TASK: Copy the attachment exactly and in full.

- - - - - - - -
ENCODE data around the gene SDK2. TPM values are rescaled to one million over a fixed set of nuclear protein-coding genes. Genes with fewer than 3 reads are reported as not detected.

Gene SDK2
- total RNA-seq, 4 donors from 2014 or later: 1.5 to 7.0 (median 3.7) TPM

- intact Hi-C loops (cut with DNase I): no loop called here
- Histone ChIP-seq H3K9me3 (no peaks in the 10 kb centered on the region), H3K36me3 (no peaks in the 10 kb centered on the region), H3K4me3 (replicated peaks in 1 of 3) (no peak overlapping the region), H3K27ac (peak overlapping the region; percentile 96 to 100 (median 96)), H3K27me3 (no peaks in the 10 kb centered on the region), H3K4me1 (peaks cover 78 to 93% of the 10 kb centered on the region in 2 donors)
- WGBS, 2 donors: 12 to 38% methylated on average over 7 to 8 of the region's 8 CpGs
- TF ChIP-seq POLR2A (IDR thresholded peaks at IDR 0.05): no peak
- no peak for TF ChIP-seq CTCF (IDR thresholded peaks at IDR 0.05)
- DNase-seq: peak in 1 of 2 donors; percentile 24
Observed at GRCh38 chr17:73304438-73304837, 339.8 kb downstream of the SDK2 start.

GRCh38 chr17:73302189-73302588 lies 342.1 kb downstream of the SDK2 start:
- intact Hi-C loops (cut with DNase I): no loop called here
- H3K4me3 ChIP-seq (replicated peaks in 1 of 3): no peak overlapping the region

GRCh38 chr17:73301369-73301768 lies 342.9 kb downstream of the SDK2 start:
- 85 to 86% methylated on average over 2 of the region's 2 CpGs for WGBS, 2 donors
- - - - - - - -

ENCODE data around the gene SDK2. TPM values are rescaled to one million over a fixed set of nuclear protein-coding genes. Genes with fewer than 3 reads are reported as not detected.

Gene SDK2
- total RNA-seq, 4 donors from 2014 or later: 1.5 to 7.0 (median 3.7) TPM

- intact Hi-C loops (cut with DNase I): no loop called here
- Histone ChIP-seq H3K9me3 (no peaks in the 10 kb centered on the region), H3K36me3 (no peaks in the 10 kb centered on the region), H3K4me3 (replicated peaks in 1 of 3) (no peak overlapping the region), H3K27ac (peak overlapping the region; percentile 96 to 100 (median 96)), H3K27me3 (no peaks in the 10 kb centered on the region), H3K4me1 (peaks cover 78 to 93% of the 10 kb centered on the region in 2 donors)
- WGBS, 2 donors: 12 to 38% methylated on average over 7 to 8 of the region's 8 CpGs
- TF ChIP-seq POLR2A (IDR thresholded peaks at IDR 0.05): no peak
- no peak for TF ChIP-seq CTCF (IDR thresholded peaks at IDR 0.05)
- DNase-seq: peak in 1 of 2 donors; percentile 24
Observed at GRCh38 chr17:73304438-73304837, 339.8 kb downstream of the SDK2 start.

GRCh38 chr17:73302189-73302588 lies 342.1 kb downstream of the SDK2 start:
- intact Hi-C loops (cut with DNase I): no loop called here
- H3K4me3 ChIP-seq (replicated peaks in 1 of 3): no peak overlapping the region

GRCh38 chr17:73301369-73301768 lies 342.9 kb downstream of the SDK2 start:
- 85 to 86% methylated on average over 2 of the region's 2 CpGs for WGBS, 2 donors